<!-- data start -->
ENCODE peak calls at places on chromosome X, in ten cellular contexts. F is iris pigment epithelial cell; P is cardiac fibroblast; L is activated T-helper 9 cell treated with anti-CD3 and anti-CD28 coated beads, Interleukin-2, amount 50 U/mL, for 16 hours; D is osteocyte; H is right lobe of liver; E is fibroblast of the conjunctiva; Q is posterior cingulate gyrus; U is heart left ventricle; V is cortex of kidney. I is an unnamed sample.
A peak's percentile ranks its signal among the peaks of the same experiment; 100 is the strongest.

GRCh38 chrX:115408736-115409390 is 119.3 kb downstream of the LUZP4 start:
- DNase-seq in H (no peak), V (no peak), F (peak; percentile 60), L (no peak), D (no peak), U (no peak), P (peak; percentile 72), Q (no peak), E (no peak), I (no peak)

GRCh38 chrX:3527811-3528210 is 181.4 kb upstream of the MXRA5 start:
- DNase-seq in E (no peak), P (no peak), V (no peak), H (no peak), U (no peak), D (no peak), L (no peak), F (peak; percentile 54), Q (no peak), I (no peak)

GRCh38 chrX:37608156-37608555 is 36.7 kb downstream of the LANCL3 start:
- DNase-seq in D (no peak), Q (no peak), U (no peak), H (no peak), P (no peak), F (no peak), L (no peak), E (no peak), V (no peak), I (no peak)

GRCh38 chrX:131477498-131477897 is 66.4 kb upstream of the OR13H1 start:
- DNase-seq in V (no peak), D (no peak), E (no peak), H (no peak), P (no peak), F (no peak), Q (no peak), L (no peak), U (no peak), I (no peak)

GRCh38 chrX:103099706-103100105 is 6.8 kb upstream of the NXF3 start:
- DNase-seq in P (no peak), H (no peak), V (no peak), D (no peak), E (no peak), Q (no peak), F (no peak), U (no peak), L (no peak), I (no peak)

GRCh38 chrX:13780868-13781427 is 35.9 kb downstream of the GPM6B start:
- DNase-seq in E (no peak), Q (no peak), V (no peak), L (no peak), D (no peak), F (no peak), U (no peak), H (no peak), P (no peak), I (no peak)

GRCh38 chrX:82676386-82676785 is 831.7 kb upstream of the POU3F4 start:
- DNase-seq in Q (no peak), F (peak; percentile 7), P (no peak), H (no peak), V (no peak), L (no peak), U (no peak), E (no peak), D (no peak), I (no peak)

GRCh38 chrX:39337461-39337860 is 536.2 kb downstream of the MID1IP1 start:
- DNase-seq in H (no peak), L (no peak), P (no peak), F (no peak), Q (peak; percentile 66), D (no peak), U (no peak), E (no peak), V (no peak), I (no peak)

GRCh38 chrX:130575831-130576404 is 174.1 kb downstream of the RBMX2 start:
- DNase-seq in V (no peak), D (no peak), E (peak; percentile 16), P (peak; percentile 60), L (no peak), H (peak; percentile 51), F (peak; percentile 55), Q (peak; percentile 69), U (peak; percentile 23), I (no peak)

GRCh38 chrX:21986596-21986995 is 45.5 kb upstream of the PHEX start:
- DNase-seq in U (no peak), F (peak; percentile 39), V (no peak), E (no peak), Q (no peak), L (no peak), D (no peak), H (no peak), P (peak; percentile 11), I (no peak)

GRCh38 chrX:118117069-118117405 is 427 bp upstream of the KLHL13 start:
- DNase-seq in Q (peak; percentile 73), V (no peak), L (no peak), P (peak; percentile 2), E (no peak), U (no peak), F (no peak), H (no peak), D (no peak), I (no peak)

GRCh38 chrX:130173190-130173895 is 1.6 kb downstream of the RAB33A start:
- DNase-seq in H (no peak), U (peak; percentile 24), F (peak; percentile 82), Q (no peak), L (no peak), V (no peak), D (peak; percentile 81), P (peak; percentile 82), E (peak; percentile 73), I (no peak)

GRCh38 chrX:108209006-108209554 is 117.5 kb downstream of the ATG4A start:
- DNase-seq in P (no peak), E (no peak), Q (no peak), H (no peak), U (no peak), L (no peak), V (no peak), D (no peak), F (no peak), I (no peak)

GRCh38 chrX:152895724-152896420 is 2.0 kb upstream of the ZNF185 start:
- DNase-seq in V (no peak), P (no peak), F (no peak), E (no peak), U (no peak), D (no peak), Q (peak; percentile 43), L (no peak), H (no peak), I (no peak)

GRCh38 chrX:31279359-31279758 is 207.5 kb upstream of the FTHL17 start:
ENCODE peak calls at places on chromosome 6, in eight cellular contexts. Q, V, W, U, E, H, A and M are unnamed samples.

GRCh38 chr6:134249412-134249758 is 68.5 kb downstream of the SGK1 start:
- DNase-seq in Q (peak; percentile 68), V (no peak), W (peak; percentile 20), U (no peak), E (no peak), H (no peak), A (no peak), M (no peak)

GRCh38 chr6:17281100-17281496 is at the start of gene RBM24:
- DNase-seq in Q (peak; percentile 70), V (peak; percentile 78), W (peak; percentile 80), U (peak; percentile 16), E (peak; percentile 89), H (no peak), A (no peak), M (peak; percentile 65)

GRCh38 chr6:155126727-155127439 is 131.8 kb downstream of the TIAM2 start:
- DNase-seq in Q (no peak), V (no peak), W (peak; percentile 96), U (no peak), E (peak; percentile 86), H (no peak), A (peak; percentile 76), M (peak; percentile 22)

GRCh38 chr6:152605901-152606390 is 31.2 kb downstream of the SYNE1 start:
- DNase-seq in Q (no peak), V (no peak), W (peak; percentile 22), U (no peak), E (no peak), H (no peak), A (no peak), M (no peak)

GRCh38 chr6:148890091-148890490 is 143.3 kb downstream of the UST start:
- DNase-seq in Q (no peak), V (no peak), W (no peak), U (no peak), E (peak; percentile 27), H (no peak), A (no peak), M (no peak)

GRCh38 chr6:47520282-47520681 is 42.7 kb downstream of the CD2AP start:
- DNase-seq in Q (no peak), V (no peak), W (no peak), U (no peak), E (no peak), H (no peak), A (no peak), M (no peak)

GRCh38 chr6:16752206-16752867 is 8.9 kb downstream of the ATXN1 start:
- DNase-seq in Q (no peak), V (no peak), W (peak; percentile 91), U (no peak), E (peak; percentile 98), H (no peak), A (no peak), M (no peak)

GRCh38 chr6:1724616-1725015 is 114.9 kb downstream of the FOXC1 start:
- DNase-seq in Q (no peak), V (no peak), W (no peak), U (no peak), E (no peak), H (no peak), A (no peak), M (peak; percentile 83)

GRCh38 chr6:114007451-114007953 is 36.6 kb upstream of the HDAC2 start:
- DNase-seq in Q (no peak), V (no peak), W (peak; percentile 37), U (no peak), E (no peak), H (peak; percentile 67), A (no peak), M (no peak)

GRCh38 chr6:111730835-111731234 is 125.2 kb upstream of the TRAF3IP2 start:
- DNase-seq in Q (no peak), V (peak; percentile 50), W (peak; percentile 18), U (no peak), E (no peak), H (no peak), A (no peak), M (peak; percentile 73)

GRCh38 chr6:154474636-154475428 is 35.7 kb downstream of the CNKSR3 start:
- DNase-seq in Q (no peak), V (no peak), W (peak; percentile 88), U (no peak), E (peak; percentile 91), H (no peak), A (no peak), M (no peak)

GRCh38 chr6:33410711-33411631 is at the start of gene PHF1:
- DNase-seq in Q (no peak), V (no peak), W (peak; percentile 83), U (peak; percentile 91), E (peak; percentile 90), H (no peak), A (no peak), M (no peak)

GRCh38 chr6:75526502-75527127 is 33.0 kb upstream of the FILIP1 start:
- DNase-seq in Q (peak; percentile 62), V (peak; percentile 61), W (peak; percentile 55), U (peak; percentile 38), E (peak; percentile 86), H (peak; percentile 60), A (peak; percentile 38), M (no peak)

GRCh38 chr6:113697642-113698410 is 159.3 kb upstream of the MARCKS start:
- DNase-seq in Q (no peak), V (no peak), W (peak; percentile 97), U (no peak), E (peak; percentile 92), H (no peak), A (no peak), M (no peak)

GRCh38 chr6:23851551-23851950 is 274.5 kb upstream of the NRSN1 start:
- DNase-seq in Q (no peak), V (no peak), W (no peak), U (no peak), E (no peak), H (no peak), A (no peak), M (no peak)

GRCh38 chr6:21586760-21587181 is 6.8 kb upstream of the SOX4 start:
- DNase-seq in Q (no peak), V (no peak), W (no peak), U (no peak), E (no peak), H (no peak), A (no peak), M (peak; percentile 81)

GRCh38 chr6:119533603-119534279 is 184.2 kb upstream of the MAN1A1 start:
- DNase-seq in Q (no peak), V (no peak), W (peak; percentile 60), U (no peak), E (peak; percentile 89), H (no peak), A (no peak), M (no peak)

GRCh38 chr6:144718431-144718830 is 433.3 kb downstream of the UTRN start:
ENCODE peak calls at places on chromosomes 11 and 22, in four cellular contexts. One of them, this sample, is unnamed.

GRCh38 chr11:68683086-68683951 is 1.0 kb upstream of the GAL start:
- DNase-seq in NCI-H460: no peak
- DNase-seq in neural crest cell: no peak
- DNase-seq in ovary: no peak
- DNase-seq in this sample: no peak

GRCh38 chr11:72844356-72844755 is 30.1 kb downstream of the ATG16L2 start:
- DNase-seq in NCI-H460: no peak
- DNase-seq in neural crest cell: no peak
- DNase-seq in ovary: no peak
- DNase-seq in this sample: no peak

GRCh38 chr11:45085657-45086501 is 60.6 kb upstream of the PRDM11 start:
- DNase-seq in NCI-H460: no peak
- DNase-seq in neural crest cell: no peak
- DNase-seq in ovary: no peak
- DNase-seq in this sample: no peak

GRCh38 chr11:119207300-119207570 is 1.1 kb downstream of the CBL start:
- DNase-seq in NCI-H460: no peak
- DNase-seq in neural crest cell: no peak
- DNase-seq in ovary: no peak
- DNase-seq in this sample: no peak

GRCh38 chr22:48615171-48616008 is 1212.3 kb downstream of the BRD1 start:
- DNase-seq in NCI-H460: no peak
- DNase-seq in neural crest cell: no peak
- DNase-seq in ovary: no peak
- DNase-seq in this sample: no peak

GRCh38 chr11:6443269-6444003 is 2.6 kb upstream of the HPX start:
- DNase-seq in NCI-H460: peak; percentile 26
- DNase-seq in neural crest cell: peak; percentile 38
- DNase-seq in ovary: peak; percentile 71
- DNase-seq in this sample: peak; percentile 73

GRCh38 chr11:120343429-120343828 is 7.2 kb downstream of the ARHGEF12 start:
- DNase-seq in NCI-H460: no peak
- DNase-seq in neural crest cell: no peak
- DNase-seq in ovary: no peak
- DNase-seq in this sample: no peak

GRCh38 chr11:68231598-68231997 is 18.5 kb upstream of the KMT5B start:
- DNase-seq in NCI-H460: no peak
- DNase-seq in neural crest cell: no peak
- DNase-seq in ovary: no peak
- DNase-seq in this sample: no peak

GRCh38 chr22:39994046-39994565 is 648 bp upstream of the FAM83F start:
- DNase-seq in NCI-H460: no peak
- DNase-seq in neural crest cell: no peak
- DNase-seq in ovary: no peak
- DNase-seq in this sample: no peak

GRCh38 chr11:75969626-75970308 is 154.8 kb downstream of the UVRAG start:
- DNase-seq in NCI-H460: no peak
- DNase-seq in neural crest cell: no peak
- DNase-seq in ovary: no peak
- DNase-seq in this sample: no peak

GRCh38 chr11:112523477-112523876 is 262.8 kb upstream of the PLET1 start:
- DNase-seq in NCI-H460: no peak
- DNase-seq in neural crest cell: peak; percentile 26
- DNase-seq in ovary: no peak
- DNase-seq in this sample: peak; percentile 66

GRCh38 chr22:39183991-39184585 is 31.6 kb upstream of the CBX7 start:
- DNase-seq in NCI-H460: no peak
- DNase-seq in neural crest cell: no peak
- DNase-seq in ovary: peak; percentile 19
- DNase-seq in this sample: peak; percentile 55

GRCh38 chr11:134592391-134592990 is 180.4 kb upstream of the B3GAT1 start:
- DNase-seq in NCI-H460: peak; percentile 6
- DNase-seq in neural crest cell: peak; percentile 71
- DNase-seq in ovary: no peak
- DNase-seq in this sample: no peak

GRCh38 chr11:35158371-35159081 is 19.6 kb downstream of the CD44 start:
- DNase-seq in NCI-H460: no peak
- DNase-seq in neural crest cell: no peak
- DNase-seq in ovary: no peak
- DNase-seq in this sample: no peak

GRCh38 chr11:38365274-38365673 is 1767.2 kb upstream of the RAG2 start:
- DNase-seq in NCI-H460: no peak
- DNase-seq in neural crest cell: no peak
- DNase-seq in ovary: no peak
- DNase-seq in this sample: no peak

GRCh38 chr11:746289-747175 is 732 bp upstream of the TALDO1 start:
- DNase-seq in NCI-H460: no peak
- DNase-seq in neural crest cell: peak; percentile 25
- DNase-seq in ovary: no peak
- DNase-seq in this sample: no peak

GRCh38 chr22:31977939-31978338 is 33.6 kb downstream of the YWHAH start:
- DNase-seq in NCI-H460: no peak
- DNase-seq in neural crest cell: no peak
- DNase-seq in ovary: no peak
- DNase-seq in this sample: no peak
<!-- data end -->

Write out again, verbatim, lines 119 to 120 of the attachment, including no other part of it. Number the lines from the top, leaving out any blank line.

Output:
GRCh38 chr11:112523477-112523876 is 262.8 kb upstream of the PLET1 start:
- DNase-seq in NCI-H460: no peak